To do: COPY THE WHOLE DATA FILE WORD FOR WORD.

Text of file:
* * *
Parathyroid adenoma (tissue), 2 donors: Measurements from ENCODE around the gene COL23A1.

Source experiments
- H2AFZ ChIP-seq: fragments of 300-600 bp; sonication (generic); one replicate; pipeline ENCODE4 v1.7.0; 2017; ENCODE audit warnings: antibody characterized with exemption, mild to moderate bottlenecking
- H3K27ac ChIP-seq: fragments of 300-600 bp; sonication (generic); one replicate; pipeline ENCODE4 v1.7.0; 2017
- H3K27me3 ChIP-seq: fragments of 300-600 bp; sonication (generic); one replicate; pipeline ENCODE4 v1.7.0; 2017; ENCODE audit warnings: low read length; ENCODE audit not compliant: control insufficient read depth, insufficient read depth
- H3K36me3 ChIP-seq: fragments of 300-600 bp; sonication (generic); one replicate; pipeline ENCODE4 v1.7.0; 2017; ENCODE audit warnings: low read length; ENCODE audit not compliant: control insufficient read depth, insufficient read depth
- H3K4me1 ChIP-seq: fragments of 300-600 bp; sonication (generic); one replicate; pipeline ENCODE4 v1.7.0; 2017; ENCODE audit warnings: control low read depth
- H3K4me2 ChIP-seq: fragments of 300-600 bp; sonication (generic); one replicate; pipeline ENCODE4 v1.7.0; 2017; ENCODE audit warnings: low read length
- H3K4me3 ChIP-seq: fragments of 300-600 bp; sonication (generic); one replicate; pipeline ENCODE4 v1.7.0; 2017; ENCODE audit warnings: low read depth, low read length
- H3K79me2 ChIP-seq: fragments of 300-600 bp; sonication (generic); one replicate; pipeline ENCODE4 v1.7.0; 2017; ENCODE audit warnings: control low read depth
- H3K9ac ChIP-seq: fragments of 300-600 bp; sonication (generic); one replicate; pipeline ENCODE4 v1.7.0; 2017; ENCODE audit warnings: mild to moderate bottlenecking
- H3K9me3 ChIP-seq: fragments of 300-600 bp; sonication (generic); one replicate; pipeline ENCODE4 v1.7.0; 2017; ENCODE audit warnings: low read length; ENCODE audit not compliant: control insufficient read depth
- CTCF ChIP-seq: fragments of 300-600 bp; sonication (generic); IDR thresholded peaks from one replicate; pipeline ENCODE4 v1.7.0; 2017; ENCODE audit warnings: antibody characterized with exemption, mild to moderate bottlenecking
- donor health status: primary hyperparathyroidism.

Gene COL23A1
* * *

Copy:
Parathyroid adenoma (tissue), 2 donors: Measurements from ENCODE around the gene COL23A1.

Source experiments
- H2AFZ ChIP-seq: fragments of 300-600 bp; sonication (generic); one replicate; pipeline ENCODE4 v1.7.0; 2017; ENCODE audit warnings: antibody characterized with exemption, mild to moderate bottlenecking
- H3K27ac ChIP-seq: fragments of 300-600 bp; sonication (generic); one replicate; pipeline ENCODE4 v1.7.0; 2017
- H3K27me3 ChIP-seq: fragments of 300-600 bp; sonication (generic); one replicate; pipeline ENCODE4 v1.7.0; 2017; ENCODE audit warnings: low read length; ENCODE audit not compliant: control insufficient read depth, insufficient read depth
- H3K36me3 ChIP-seq: fragments of 300-600 bp; sonication (generic); one replicate; pipeline ENCODE4 v1.7.0; 2017; ENCODE audit warnings: low read length; ENCODE audit not compliant: control insufficient read depth, insufficient read depth
- H3K4me1 ChIP-seq: fragments of 300-600 bp; sonication (generic); one replicate; pipeline ENCODE4 v1.7.0; 2017; ENCODE audit warnings: control low read depth
- H3K4me2 ChIP-seq: fragments of 300-600 bp; sonication (generic); one replicate; pipeline ENCODE4 v1.7.0; 2017; ENCODE audit warnings: low read length
- H3K4me3 ChIP-seq: fragments of 300-600 bp; sonication (generic); one replicate; pipeline ENCODE4 v1.7.0; 2017; ENCODE audit warnings: low read depth, low read length
- H3K79me2 ChIP-seq: fragments of 300-600 bp; sonication (generic); one replicate; pipeline ENCODE4 v1.7.0; 2017; ENCODE audit warnings: control low read depth
- H3K9ac ChIP-seq: fragments of 300-600 bp; sonication (generic); one replicate; pipeline ENCODE4 v1.7.0; 2017; ENCODE audit warnings: mild to moderate bottlenecking
- H3K9me3 ChIP-seq: fragments of 300-600 bp; sonication (generic); one replicate; pipeline ENCODE4 v1.7.0; 2017; ENCODE audit warnings: low read length; ENCODE audit not compliant: control insufficient read depth
- CTCF ChIP-seq: fragments of 300-600 bp; sonication (generic); IDR thresholded peaks from one replicate; pipeline ENCODE4 v1.7.0; 2017; ENCODE audit warnings: antibody characterized with exemption, mild to moderate bottlenecking
- donor health status: primary hyperparathyroidism.

Gene COL23A1